The Fair Housing Act (FHA) requires owners of rental properties to make reasonable exceptions in policies and operations to provide equal housing opportunities to persons with disabilities. If you don’t normally allow pets, you may be required to make an exception to accommodate a service or companion animal for any tenants with disabilities.
But what if the companion animal poses a threat to your other tenants—or to you? Do you have to accommodate an aggressive animal under the FHA?
Probably not. While you must make reasonable accommodations for tenants with disabilities, they have responsibilities, too. If you request it, tenants with disabilities must provide documentation that the service animal is required from a physician or other healthcare professional. However, as a landlord, you are within your rights to require that every service animal be vaccinated, trained and non-threatening to other residents and the public.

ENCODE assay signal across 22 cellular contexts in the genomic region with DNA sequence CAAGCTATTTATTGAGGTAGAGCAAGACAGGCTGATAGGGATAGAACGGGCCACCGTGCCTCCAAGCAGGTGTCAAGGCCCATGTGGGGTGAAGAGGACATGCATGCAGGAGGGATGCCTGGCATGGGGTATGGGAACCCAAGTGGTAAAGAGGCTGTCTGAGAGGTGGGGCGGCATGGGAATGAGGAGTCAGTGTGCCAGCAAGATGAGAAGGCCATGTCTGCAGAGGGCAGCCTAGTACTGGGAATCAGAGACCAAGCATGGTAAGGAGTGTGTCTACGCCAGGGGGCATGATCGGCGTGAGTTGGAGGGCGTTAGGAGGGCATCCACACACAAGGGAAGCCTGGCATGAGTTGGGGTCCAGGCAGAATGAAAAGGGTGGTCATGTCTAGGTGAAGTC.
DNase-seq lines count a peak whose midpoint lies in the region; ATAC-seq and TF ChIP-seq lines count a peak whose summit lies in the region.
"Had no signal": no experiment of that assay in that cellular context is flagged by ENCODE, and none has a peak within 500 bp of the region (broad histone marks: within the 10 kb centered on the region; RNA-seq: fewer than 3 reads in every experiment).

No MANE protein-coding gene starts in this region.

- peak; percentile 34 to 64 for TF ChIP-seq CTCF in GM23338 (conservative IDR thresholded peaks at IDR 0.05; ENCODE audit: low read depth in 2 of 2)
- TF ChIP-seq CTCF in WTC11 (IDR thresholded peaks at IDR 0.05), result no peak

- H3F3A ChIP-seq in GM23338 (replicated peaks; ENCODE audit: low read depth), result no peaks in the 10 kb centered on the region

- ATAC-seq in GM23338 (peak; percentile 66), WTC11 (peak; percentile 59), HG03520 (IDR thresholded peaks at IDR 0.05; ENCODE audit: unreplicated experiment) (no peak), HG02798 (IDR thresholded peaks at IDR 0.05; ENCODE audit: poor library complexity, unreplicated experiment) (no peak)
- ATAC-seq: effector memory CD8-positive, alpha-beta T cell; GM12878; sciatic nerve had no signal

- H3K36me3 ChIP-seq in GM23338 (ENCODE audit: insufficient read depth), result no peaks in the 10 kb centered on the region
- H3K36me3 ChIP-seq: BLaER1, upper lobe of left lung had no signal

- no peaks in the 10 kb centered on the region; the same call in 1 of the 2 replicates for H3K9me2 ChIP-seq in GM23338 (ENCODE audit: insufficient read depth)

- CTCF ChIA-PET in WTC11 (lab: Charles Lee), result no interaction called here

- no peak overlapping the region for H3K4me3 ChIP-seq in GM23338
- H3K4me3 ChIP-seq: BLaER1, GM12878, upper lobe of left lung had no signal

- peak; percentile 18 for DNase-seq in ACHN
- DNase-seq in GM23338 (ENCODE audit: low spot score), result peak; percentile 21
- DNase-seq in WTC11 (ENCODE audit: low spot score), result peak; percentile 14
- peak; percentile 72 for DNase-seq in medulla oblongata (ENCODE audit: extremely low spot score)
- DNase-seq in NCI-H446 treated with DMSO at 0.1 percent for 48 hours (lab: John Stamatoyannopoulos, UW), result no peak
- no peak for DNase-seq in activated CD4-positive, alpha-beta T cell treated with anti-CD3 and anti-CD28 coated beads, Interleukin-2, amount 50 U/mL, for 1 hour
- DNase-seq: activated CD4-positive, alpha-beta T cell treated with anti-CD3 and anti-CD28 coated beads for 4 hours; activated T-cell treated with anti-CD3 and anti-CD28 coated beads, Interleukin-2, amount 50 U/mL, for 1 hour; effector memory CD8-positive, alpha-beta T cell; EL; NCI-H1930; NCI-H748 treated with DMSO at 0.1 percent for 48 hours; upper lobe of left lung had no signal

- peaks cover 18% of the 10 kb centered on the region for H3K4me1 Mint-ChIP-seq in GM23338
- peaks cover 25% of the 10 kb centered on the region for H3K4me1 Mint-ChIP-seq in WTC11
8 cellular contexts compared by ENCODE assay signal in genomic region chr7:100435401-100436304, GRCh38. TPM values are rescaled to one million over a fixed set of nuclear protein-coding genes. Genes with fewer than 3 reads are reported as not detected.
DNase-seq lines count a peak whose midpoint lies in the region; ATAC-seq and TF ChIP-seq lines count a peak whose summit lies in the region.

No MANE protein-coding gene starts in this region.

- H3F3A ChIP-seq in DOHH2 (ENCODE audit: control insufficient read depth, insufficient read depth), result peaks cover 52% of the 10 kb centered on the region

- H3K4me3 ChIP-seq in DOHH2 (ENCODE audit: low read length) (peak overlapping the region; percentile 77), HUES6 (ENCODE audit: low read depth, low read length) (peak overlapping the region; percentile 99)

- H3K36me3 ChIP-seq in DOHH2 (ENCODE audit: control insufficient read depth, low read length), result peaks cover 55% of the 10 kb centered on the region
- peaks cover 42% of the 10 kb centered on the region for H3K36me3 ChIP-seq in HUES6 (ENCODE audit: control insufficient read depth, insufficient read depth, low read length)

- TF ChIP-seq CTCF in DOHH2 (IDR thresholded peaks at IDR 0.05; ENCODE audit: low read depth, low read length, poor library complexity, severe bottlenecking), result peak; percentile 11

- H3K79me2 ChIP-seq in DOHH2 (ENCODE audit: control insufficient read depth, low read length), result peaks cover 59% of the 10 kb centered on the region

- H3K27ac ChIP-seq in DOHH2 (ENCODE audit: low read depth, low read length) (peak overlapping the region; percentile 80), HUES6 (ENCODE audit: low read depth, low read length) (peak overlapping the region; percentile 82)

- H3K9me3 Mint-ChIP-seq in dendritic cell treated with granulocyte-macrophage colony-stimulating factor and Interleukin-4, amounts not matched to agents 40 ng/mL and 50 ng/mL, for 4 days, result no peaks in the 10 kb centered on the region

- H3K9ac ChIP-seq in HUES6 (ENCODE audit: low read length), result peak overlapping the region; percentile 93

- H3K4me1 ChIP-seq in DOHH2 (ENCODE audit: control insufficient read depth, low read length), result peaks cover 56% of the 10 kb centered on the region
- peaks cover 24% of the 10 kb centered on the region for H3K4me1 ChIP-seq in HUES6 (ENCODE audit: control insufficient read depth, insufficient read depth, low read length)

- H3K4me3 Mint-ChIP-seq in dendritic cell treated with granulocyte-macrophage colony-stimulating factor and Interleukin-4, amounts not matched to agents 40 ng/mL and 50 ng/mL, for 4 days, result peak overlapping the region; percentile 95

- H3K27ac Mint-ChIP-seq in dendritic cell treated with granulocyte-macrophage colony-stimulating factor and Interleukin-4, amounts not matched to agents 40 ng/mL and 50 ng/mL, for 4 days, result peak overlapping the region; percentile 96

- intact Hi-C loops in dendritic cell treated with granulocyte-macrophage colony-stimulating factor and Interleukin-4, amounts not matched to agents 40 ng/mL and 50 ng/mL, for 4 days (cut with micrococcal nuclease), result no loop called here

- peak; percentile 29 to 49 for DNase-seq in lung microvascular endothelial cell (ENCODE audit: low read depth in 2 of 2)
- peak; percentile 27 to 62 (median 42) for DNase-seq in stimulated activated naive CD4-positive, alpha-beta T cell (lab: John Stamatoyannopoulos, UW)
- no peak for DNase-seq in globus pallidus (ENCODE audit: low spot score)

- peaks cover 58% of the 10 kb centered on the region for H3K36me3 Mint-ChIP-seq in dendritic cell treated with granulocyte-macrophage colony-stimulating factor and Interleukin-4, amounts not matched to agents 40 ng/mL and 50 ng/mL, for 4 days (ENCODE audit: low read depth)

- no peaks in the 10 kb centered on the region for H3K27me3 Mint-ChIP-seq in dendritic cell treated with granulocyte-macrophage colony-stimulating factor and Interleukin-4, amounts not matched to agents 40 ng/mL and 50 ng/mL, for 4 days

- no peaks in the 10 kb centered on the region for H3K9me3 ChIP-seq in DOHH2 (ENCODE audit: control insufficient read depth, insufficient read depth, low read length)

The FHA does not protect tenants who create a nuisance or direct threat to the health and safety of others. If a tenant’s aggressive dog creates a direct threat, then you could be justified in requiring the tenant to take corrective action or remove it.
However, taking action based on speculation about a dog’s breed or appearance is not advisable. Rather, make an objective evaluation based on observation and available data. Does the dog have a history of aggression? Has it ever bitten or harmed anyone? Does it bark excessively? Could putting a muzzle on the dog when it’s outside the rental unit solve the problem?
If you have a tenant with disabilities who has a companion or service animal that is noisy, aggressive or a nuisance, keep the communication open and look for ways to come to a solution.